One interesting software change involved the way that data was managed. With HDD SANs, data was moved back and forth between fast and slow HDDs. This approach was called tiering. In a tiered system, there was never more than one copy of a block of data; multiple inconsistent copies couldn't coexist. But it takes time to swap data from a fast disk to a slow one and from a slow one to a fast one every time a block of data needed to be accelerated.
Tiering was even more of a problem with SSDs, so architects began to use the caching algorithms that had been fine-tuned in the processor since the 1960s. This approach had already been used in storage with memcached, a program written in 2003 that enabled a server on a LAN to cache data from a SAN. While the cache approach made it more challenging to assure data consistency, those problems had already been worked out for processor caches and simply needed to be implemented in the software. This software first began to appear in 2013.
Managing flash: Software-defined storage
Now that there was dedicated caching software to enable DAS to act as a cache for SAN data, system companies began to look for ways to flexibly manage data at all levels of the storage hierarchy. Ideally, those would be a piece of software that could be used in any system configuration no matter what hardware was attached. It would also enable expansion as users added hardware to support growing demand on their systems. From this concept, software-defined storage (SDS) was born in 2013. SDS not only supported this kind of operation, but some renditions enabled one server to examine and even modify the contents of another server's DAS.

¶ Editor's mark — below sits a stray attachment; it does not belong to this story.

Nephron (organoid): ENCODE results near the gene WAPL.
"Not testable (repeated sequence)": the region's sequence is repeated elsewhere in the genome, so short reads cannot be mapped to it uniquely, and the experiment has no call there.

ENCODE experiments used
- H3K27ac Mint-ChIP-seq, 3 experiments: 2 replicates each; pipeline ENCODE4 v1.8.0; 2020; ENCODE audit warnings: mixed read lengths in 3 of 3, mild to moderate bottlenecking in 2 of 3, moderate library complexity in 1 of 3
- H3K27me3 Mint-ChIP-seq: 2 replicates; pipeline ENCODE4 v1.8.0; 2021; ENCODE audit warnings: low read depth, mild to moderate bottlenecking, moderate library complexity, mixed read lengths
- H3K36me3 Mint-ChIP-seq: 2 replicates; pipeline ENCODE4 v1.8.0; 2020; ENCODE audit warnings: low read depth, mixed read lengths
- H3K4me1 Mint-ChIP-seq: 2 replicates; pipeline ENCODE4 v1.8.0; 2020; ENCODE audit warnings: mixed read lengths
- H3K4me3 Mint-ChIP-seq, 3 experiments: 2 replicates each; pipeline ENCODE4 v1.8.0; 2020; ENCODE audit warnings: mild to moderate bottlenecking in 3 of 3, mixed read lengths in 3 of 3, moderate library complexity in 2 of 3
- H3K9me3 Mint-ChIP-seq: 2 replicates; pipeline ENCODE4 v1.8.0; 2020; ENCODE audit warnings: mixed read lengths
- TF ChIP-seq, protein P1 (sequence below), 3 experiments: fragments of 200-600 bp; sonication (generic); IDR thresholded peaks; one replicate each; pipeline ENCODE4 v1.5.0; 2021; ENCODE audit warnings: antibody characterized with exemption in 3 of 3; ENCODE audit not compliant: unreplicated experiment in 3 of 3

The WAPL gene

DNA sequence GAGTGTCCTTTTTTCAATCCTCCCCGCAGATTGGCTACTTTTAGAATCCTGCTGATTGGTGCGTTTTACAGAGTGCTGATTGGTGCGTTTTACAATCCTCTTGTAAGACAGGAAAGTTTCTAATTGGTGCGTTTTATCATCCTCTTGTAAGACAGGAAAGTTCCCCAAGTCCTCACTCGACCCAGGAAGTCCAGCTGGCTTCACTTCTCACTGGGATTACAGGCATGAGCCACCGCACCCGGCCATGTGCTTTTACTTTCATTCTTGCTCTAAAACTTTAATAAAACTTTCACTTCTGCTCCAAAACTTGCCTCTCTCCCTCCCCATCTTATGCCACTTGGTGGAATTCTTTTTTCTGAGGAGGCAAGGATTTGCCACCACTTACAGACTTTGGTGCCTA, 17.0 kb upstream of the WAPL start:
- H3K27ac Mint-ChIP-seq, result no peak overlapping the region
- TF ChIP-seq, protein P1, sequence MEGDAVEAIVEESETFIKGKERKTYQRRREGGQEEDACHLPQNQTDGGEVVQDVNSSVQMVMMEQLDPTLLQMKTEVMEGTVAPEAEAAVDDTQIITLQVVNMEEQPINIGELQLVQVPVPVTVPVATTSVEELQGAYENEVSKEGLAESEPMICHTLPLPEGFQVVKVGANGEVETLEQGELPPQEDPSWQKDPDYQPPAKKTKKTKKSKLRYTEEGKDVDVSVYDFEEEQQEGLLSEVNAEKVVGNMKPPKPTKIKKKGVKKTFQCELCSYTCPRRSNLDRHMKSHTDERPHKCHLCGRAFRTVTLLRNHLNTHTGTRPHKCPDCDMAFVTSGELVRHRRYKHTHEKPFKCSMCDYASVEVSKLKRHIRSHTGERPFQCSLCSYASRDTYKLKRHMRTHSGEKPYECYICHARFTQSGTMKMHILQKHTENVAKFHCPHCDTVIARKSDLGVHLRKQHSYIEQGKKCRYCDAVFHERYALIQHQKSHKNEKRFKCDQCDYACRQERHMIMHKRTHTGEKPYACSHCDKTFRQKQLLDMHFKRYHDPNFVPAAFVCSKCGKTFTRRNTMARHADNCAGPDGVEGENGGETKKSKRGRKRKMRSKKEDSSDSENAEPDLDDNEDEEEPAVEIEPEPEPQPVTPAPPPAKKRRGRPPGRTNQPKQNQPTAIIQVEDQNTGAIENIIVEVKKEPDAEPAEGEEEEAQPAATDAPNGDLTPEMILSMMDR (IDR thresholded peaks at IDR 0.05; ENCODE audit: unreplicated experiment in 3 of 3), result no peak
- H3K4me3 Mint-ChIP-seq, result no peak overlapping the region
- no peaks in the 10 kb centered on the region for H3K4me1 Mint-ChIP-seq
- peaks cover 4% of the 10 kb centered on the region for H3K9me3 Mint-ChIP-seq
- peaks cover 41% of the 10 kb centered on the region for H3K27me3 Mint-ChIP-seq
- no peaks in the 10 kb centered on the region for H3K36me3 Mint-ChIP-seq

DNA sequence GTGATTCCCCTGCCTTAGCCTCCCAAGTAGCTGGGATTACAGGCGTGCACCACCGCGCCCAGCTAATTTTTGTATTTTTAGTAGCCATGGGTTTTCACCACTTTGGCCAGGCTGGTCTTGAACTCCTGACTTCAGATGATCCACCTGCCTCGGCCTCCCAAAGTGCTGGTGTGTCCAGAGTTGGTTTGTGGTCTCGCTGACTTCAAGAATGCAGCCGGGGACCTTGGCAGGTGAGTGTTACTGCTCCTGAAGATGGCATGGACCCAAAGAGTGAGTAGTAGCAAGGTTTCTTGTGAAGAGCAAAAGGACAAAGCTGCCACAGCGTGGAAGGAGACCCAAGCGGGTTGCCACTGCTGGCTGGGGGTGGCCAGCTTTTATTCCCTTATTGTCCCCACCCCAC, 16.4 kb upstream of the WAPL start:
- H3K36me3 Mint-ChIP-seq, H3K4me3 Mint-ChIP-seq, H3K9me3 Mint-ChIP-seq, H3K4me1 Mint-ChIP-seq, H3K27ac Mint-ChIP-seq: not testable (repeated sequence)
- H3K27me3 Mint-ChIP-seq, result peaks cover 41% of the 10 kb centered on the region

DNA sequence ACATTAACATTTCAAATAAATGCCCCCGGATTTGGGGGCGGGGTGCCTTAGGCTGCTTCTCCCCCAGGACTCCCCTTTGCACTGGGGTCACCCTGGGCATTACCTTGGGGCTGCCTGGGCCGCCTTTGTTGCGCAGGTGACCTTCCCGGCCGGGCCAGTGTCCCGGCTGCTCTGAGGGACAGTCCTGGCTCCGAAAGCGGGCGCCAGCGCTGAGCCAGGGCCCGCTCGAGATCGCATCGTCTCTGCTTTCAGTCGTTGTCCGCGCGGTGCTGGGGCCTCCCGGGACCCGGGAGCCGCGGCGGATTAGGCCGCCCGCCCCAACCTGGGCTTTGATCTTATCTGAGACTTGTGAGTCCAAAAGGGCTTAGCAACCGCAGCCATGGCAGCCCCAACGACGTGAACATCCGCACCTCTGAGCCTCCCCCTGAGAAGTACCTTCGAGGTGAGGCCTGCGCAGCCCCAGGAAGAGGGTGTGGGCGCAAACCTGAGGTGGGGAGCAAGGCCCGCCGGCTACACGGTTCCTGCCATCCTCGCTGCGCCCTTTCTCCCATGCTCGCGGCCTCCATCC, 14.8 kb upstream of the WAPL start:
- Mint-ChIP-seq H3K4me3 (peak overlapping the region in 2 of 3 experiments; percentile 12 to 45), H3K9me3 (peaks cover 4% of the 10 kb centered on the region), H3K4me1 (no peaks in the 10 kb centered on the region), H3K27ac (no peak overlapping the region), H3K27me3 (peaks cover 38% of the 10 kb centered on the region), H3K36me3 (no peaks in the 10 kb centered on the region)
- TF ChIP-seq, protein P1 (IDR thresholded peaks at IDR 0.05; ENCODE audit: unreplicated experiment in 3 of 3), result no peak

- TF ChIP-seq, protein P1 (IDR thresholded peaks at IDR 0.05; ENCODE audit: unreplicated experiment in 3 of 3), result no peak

From this new approach to managing higher speed storage emerged the idea that all storage could be buried within the servers, as long as communication between servers didn't impede data access. This gave birth to storage fabrics, the NVMe-oF protocol and later remote direct memory access (RDMA), an approach that removed any processor involvement when transferring data from one server's DAS to another's.
Big changes since 2004
We've spanned more than four decades with this history of flash memory, as we migrated from costly core-based SSDs, through economical flash-based SSDs, to today's widespread use of SSDs. The broad adoption of SSDs placed a keen focus on interface speeds and the LAN bottleneck, resulting in new interfaces, such as NVMe, and new system configurations, including the resurgence of DAS.
With these new configurations, data must be managed between the old and new elements of the storage hierarchy, giving rise to caching software, software-defined storage and today's work on storage fabrics.
All the while, performance increased at an impressive, if not alarming, rate. Systems and storage have become more efficient. But the history of flash memory story isn't over, and the best is yet to come.